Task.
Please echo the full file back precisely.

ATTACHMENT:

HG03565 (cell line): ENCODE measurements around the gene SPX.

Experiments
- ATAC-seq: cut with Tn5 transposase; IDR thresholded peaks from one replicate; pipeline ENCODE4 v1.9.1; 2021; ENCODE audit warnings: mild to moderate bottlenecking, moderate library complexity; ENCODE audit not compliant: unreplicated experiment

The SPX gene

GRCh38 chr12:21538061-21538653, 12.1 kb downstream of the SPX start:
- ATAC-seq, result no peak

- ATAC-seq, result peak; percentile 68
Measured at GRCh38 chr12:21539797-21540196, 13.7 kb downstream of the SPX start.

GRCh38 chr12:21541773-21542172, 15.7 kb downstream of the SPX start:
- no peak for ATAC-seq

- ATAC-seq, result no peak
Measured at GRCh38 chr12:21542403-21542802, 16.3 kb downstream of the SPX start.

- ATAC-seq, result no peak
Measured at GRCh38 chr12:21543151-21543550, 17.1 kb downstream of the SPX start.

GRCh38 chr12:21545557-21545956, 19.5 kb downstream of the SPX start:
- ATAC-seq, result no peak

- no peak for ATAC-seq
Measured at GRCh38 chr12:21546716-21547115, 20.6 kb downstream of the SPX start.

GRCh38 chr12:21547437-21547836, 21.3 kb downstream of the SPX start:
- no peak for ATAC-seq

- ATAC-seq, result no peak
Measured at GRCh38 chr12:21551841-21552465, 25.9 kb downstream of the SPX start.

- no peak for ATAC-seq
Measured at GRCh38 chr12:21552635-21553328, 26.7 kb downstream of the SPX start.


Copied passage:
HG03565 (cell line): ENCODE measurements around the gene SPX.

Experiments
- ATAC-seq: cut with Tn5 transposase; IDR thresholded peaks from one replicate; pipeline ENCODE4 v1.9.1; 2021; ENCODE audit warnings: mild to moderate bottlenecking, moderate library complexity; ENCODE audit not compliant: unreplicated experiment

The SPX gene

GRCh38 chr12:21538061-21538653, 12.1 kb downstream of the SPX start:
- ATAC-seq, result no peak

- ATAC-seq, result peak; percentile 68
Measured at GRCh38 chr12:21539797-21540196, 13.7 kb downstream of the SPX start.

GRCh38 chr12:21541773-21542172, 15.7 kb downstream of the SPX start:
- no peak for ATAC-seq

- ATAC-seq, result no peak
Measured at GRCh38 chr12:21542403-21542802, 16.3 kb downstream of the SPX start.

- ATAC-seq, result no peak
Measured at GRCh38 chr12:21543151-21543550, 17.1 kb downstream of the SPX start.

GRCh38 chr12:21545557-21545956, 19.5 kb downstream of the SPX start:
- ATAC-seq, result no peak

- no peak for ATAC-seq
Measured at GRCh38 chr12:21546716-21547115, 20.6 kb downstream of the SPX start.

GRCh38 chr12:21547437-21547836, 21.3 kb downstream of the SPX start:
- no peak for ATAC-seq

- ATAC-seq, result no peak
Measured at GRCh38 chr12:21551841-21552465, 25.9 kb downstream of the SPX start.

- no peak for ATAC-seq
Measured at GRCh38 chr12:21552635-21553328, 26.7 kb downstream of the SPX start.